The regimental band of The Royal Welsh led the Remembrance Parade
As Wales remembered those that fell during service, the Army's last-surviving all-brass band headed the national Remembrance Sunday parade.
The Regimental Band of The Royal Welsh led the parade by serving and former service personnel in Cardiff.
Remembrance services were held across Wales.
On Tuesday, Cpl Nicholas Webster-Smith from Pembrokeshire died in Afghanistan. He was the 15th Welsh soldier to die in the country since 2002.
The national remembrance service parade in Cardiff was headed by the band's 30 members, most of whom are from south Wales, and are all members of the Territorial Army (TA).
Cpl Nicholas Webster-Smith died in Afghanistan on Tuesday
It was joined by the Royal Welsh's Corp of Drums for the national service.
Both played a selection of music from 1040 GMT until the wreath laying shortly before 1100 GMT.
In north Wales, Royal Marines lined up at the graveside of L/Cpl Robert Martin Richards, 24, from near Betws-y-Coed, Conwy, who died in May following a blast in Afghanistan.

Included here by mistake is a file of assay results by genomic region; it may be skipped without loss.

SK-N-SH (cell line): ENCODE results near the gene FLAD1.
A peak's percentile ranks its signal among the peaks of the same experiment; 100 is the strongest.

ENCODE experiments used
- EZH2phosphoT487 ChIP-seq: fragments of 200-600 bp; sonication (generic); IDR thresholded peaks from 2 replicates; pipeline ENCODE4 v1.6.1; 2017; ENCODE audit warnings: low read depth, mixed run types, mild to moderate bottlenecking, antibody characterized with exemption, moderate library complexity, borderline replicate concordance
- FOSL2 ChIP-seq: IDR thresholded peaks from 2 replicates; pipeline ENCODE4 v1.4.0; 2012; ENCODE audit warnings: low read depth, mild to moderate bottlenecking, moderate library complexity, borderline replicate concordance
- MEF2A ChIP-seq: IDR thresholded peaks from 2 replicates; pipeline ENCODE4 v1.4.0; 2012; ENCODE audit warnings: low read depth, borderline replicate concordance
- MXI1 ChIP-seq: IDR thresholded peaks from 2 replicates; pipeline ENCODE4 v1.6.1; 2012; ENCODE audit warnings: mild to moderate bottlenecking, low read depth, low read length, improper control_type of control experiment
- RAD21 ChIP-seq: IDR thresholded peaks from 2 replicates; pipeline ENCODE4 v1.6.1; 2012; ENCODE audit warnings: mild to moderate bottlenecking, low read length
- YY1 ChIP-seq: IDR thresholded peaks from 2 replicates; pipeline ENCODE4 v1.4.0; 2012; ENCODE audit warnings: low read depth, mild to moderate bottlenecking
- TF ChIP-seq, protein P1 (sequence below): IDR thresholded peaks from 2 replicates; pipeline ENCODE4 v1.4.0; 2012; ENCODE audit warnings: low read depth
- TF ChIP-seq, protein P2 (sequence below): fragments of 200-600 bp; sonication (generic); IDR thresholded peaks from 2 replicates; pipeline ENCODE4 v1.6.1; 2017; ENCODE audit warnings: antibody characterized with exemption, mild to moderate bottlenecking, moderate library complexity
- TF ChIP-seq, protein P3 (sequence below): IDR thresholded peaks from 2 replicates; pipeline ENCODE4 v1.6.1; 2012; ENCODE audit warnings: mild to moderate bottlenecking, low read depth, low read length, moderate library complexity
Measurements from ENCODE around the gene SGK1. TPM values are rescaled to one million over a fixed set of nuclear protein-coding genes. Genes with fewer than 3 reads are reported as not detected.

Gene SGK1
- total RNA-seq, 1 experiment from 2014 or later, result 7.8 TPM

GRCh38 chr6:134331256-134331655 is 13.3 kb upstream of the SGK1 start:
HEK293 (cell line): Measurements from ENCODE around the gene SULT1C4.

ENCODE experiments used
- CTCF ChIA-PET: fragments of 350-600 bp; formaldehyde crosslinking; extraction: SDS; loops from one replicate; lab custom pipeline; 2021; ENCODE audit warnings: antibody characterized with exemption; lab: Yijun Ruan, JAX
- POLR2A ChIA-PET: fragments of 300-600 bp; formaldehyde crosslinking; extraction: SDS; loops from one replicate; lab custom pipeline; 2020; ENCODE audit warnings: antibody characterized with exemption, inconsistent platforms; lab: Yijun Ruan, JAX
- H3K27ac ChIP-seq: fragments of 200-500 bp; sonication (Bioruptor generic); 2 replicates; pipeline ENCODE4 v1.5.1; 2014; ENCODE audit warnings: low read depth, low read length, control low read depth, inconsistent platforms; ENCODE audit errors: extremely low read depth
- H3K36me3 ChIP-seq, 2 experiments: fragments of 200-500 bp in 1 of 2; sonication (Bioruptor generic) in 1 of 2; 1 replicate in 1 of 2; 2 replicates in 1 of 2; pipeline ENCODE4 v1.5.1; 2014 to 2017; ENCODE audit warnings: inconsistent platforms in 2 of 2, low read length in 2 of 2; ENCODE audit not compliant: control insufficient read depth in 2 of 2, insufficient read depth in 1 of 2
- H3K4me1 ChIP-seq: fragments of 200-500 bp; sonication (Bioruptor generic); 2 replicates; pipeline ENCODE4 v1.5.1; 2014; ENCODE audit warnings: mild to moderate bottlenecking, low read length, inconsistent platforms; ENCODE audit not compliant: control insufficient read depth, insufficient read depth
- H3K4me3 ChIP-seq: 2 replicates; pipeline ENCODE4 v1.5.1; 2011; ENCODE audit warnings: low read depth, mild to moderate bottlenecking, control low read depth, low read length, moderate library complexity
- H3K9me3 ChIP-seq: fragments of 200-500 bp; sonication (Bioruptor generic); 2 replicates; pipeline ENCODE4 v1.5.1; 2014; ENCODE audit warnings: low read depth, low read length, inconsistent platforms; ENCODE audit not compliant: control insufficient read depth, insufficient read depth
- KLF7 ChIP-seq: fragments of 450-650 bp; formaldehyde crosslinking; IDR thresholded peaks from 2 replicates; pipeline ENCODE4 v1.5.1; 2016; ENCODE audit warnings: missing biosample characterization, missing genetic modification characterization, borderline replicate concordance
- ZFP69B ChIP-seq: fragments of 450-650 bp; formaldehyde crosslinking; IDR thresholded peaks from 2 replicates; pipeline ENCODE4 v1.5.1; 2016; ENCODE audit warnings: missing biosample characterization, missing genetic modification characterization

His father was at the remembrance service and paid tribute to those who had lost their lives during conflicts since WWI.
"Remembering those who died is more important to me now because I have lost my son.
"But we should always remember - the first and second world wars, the lives that were lost were for our benefit."
A Remembrance Sunday parade and service was also held in Swansea.
L/Cpl Robert Martin Richards died following a blast in Afghanistan
Lord Mayor Councillor Alan Lloyd took part in the annual Remembrance Sunday Parade leaving from the Oxford Street Car Park at 1350 GMT to St Mary's Church, where a service began at 1430 GMT.
The car park was closed to allow the procession of approximately 300 people and a band to form up and be dismissed.
The lord mayor will lay a wreath of poppies on behalf of the people of Swansea at the church.
He said: "As the years pass it becomes even more important that these events take place so that we never forget those who gave their lives in the First World War and subsequent conflicts.
"I shall lay Swansea's wreath of poppies with great pride as I remember and honour the men and women who not only served their country in past wars but also those who continue to risk their lives in times of conflict and in peacekeeping roles."